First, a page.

Envato’s program was created by people within the business and supported by the executive team and board.
“The benefits are not just commercially sound, it’s also the right thing to do” says Envato’s Law.
He says commercial benefits are “often anecdotal, however we have seen a spike in staff engagement since our diversity programs have been launched’.
REA Group’s Di’Lodovico echoed this, saying the company had seen a 20 per cent uplift in ‘parents feeling supported in the workplace‘ and a 10 per cent jump in people feeling like we are ‘investing in a diverse & inclusive culture.’
REA Group has specific gender targets of their senior leadership team being 50 per cent women by 2018, achieving this would certainly make them an industry leader given the recent Davidson DiversIT report indicating the current industry average being a miserly 14 per cent.
Neither MYOB nor Envato have hard targets in mind for female workforce participation. Their primary reason for this is that they feel all candidates should feel they are awarded roles by merit rather than the possibility of thinking they are appointed in order to meet a company quota.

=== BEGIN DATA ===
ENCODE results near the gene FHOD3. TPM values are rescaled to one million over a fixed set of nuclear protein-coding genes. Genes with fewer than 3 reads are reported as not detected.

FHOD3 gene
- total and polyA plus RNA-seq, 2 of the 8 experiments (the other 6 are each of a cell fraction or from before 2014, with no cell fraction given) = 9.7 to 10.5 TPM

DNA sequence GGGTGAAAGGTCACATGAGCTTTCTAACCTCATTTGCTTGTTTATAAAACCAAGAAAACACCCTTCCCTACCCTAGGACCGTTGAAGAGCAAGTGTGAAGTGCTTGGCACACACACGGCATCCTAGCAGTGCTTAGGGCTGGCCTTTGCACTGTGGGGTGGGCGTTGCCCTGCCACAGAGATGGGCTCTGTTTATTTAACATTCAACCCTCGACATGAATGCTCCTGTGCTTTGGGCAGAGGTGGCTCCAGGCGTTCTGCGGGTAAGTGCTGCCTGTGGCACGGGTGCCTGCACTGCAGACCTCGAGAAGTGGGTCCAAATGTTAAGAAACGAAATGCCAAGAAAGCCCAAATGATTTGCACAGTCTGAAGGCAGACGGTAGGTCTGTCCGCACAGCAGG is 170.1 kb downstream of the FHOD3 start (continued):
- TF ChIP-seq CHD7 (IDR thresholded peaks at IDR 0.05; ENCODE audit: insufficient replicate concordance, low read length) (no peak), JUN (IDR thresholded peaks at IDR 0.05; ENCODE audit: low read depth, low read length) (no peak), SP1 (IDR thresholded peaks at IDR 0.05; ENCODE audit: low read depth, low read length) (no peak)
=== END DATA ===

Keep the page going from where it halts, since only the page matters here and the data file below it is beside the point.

Aubrey Blanche says Atlassian do not mandate quotas but it has internal targets, and the company’s performance in this area is published on its website.
“If we truly want to make a dent in the issue we need to refocus the conversation on more meaningful indicators like team diversity and inclusiveness,” said Blanche. “That wider diversity lens needs to be met with investment in initiatives that can move those needles,” she says.
The Atlassian focus is largely on the diversity of teams rather than the entire organisation, with a specific focus in its Sydney headquarters on the distribution of women across various divisions and locations.
I am proud to be part of a technology industry that has come a long way and often leads the discussion on this issue. We have a long way to go, no doubt. However these are some excellent examples of organisations within the tech industry that other organisations and indeed other industries can learn from.
I’m looking forward to seeing what lies ahead, and seeing the tangible benefits that diversity will bring to our technology industry in Australia.
Damien Ross is director, executive engagement at Davidson Technology.